Short question: Does it matter? Will you see any difference between compressed (lossy) and uncompressed (lossless) RAW? And between 12 and 14 bits?

Short answer: No it does not matter. Choose 12-bit compressed (because they take up less space) and forget about this topic. Or choose 14-bit uncompressed because theoretically you’re getting the “most” from your camera – you just have to live with the file sizes.

Approximate RAW file

size on a Nikon D7000
12 bit 14 bit
compressed 12.6 MB 15.7 MB
uncompressed 14.9 MB 18.8 MB

Not happy with the short answer? Then read on… [Read more…]

Will MōVI Be A Game Changer In The Video Production World?

About three years ago Vincent Laforet released Reverie which was the first proof of concept that quality films can be shot with a DSLR, the Canon 5Dmk2. The movie stirred a huge commotion on the web. The thing is that even before releasing it, Vincent knew it was going to change the game with video and dSLRs.

Now Vincent is declaring what he thinks may change the game again – a hand held gyroscope power stabilizer – MōVI by Freefly Systems.

Will MōVI Be A Game Changer In The Video Production World

MōVI is a handheld 3-axis digital stabilized camera gimbal. This means that you shoot hand held, no tripod, no body mount, no jib, Steadicam or dolly and can still get smooth, great looking shots.

In fact, Vincent is so sure that he says it would be easier to use the MoVI and shoot a scene rather than trying to describe it:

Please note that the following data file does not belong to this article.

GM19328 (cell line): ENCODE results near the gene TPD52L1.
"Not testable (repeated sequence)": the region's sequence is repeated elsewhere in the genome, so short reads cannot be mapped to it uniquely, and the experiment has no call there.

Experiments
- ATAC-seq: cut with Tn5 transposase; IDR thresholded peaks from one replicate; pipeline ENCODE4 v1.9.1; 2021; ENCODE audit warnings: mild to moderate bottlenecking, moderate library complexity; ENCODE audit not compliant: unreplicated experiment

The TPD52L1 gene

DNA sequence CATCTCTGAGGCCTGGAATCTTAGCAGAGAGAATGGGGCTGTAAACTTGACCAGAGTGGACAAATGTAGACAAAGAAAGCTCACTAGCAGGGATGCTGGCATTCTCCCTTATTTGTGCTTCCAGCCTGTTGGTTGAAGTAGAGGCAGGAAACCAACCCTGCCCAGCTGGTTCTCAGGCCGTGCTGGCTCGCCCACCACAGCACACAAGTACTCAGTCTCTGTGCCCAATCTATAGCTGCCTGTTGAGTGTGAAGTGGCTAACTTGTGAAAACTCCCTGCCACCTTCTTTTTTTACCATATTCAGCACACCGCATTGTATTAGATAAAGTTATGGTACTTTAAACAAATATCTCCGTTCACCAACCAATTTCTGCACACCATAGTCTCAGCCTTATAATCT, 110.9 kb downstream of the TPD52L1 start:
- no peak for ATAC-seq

“This device isn’t the end of the sticks, Steadicam, slider, dolly or jib to be sure… but it sure will make you think twice about using those tools on many of your shots when you find out how quickly this device allows you to execute a similar shot but in a fraction of the time. It can literally take longer to explain a shot, than it would to execute a perfect shot with the MōVI. Heck you’ll even think twice about every using a tripod for a quick pan or tilt shot – when you realize you can do that with a “push” or a circular forward movement left (a curved dolly track…) Except you don’t need to lay track down”#

If you are not sure, just watch this BTS that shows how stabilized it is even when cameraman is running full speed.

Here are some of the point that Vincent highlights for why this is such a game changer:

  • Affordable – with a predicted price of under $15,000 (and a smaller unit under $7500) this can be used by most small production crews. It is not cheap, but also not that expensive when you consider the amount of gear and crew it can potentially replace.
  • it is small, light weight. This means it can easily go on a plane or be carried into desolated locations.
  • It’s super stable, and can be used running, skating, or on an air born platform
  • It allows a second operator to control the unit with a joystick while the gimbal is held by a different person
  • Short learning curve – while Steadicam can produce smooth shots, it takes years to master The MoVI is super quick to learn and use.

For a demo of how stable the thing is, here is an entertaining tail-chasing demo

There are currently two hand-on accounts on using the movie, the one we mentioned from Vincent Laforet and a second one from Jessie Brauning.

Finally, here is the movie Vincent shot entirely with the MoVI. Quite a proof of concept.

Your thoughts?

[MōVIM10, a revolutionary handheld stabilized system takes flight]